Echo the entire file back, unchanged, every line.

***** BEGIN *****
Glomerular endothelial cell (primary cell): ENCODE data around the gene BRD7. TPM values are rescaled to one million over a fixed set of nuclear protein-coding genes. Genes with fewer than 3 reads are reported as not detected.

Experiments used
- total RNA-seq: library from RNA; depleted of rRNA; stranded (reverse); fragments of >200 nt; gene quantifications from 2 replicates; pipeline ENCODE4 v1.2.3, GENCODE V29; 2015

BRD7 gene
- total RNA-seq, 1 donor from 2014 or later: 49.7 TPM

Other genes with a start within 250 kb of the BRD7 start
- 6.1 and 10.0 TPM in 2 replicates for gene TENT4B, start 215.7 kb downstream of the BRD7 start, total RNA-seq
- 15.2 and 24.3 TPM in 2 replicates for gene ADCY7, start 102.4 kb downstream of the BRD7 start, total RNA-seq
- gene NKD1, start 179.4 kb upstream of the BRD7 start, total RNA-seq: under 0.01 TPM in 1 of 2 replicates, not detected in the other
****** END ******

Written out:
Glomerular endothelial cell (primary cell): ENCODE data around the gene BRD7. TPM values are rescaled to one million over a fixed set of nuclear protein-coding genes. Genes with fewer than 3 reads are reported as not detected.

Experiments used
- total RNA-seq: library from RNA; depleted of rRNA; stranded (reverse); fragments of >200 nt; gene quantifications from 2 replicates; pipeline ENCODE4 v1.2.3, GENCODE V29; 2015

BRD7 gene
- total RNA-seq, 1 donor from 2014 or later: 49.7 TPM

Other genes with a start within 250 kb of the BRD7 start
- 6.1 and 10.0 TPM in 2 replicates for gene TENT4B, start 215.7 kb downstream of the BRD7 start, total RNA-seq
- 15.2 and 24.3 TPM in 2 replicates for gene ADCY7, start 102.4 kb downstream of the BRD7 start, total RNA-seq
- gene NKD1, start 179.4 kb upstream of the BRD7 start, total RNA-seq: under 0.01 TPM in 1 of 2 replicates, not detected in the other